On May 1, 2017, the FDIC released an update to its guidance on the de novo banking – “Applying for Deposit Insurance – A Handbook for Organizers of De Novo Institutions.” The updated guidance purports to provide organizers with a “clear and transparent explanation of the path to obtaining deposit insurance.” This may be the FDIC’s response to the 2014 joint letter of the American Association of Bank Directors (AABD) and the Independent Community Bankers of America (ICBA) in which the AABD and the ICBA recommended that the FDIC issue a new Financial Institution Letter (FIL) to “to help dispel misconceptions and reaffirm the FDIC’s support for the formation of de novo banks.” These misconceptions relate to the uncertainty in the application process, the second-guessing of business plans for a de novo bank, capital requirements, examination schedules and the degree of regulatory oversight during the first seven years. The FDIC appears to be on a “get-out-the-message” campaign that de novo banking is back and the FDIC is poised to provide guidance on the process. The banking group at Duane Morris has been involved in de-novo banking for over 40 years. We’ve advised on the de novo process and assisted in the formation of many banks throughout the Western United States and have represented these same banks throughout their life cycle. The recent recession which was sparked by excessive risk-taking by some financial institutions led to a shift in the FDIC’s regulatory philosophy towards more oversight and a period of consolidation. It appears that we are coming out of this period with a possible shift in the regulatory philosophy at the FDIC on de novo banking. To make this point, the FDIC has held industry outreach meetings in San Francisco, New York, Atlanta, and Dallas to inform industry participants about the FDIC’s application process and has planned additional outreach events on May 12, 2017, in Kansas City, Missouri, and May 31, 2017, in Chicago, Illinois. It appears that we may be entering (finally) the cycle of de novo banks which would add to the health of the community banking industry. Small businesses may finally rejoice in the return of specialized relationship banking.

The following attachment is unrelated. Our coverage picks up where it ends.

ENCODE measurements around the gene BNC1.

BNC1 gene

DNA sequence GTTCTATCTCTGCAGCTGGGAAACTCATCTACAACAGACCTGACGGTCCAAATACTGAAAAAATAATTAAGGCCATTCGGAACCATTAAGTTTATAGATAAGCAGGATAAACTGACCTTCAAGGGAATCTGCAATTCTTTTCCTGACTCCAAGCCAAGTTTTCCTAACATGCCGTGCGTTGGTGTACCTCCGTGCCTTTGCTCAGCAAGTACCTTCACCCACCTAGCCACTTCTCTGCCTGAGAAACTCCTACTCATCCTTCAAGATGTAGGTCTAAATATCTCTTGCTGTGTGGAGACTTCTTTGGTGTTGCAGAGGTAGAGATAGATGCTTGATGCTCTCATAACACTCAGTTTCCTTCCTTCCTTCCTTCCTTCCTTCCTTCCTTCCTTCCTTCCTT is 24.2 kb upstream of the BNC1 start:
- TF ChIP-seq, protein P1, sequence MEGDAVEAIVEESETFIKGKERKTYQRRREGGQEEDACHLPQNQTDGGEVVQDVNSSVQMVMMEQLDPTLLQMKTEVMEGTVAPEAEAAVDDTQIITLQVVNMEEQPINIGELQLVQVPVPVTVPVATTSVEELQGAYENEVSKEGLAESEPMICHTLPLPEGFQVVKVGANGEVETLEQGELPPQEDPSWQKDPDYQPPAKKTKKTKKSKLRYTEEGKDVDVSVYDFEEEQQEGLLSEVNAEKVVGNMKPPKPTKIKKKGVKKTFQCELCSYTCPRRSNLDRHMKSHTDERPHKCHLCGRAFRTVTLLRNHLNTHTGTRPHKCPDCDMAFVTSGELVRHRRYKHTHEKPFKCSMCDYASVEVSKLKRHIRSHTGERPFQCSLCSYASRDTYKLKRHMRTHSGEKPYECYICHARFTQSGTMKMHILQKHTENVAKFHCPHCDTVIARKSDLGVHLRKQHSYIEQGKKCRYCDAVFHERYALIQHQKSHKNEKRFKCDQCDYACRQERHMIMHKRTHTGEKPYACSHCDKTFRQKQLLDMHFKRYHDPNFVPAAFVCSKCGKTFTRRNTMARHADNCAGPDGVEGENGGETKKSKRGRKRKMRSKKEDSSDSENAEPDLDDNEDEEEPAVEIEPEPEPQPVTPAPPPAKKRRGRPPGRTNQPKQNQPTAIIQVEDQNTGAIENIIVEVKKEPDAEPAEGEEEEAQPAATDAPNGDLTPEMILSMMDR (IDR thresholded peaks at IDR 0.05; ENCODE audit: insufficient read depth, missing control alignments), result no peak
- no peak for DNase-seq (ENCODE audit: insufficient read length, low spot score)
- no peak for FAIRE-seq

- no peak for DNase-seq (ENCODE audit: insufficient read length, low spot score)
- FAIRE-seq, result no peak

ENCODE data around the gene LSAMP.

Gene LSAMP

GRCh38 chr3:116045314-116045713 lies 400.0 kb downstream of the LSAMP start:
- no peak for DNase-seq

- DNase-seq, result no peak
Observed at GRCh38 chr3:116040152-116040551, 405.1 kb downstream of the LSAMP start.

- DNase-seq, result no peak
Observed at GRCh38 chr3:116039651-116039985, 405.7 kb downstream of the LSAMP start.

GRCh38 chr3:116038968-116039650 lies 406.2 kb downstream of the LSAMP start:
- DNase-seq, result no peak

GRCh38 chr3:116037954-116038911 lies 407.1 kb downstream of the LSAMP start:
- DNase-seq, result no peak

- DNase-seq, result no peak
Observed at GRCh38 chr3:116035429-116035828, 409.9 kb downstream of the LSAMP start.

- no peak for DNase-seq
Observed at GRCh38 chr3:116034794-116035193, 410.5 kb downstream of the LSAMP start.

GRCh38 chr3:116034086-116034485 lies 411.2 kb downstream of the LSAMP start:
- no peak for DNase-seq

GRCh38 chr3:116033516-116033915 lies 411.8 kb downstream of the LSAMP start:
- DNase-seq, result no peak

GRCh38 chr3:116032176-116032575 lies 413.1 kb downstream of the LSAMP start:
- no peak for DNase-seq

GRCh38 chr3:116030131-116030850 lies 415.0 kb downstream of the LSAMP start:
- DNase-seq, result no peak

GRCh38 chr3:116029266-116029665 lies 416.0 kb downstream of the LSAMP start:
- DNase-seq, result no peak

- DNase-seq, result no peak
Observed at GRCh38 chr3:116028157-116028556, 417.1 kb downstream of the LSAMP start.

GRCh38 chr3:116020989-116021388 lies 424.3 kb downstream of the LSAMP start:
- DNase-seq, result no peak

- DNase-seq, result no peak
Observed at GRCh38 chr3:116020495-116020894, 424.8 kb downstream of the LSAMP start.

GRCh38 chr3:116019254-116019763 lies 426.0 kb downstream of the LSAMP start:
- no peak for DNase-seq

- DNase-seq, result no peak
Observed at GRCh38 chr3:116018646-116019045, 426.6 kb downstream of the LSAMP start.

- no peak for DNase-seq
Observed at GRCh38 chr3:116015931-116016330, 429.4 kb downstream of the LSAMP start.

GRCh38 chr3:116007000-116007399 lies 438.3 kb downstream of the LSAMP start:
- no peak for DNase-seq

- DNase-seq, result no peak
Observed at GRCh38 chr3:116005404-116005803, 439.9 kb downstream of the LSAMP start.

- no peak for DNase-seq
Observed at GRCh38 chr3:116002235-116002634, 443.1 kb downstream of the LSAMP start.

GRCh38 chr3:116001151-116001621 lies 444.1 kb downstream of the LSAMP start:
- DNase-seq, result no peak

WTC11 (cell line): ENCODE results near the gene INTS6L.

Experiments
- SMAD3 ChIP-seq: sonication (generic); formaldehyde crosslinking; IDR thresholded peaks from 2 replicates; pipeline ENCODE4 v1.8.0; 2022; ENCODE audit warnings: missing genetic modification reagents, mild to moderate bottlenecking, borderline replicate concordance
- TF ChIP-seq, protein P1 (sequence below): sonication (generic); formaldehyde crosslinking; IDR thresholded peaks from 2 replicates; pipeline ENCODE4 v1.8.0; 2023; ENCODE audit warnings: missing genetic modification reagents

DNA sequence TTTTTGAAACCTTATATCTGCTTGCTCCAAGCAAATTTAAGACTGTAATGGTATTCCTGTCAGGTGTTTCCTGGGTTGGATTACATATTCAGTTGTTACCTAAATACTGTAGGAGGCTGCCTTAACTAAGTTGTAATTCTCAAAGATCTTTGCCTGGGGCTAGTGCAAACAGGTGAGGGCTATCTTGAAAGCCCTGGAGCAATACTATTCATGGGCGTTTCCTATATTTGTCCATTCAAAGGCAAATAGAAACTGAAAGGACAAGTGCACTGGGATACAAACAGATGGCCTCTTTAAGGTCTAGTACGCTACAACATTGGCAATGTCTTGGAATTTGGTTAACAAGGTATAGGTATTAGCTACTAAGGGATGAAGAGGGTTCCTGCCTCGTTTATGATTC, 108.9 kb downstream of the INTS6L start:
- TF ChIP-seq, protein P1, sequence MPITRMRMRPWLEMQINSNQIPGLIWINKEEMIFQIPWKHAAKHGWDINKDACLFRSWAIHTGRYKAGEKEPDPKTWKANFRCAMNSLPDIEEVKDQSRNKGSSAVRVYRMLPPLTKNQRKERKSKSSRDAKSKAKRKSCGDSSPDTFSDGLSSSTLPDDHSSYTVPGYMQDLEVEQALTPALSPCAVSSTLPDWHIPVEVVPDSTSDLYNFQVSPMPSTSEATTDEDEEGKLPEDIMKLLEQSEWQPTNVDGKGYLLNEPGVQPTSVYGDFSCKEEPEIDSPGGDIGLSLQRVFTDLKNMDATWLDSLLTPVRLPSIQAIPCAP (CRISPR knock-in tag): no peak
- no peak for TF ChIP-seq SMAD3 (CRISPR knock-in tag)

The FIL/Guidance can be found here: https://www.fdic.gov/news/news/financial/2017/fil17017.pdf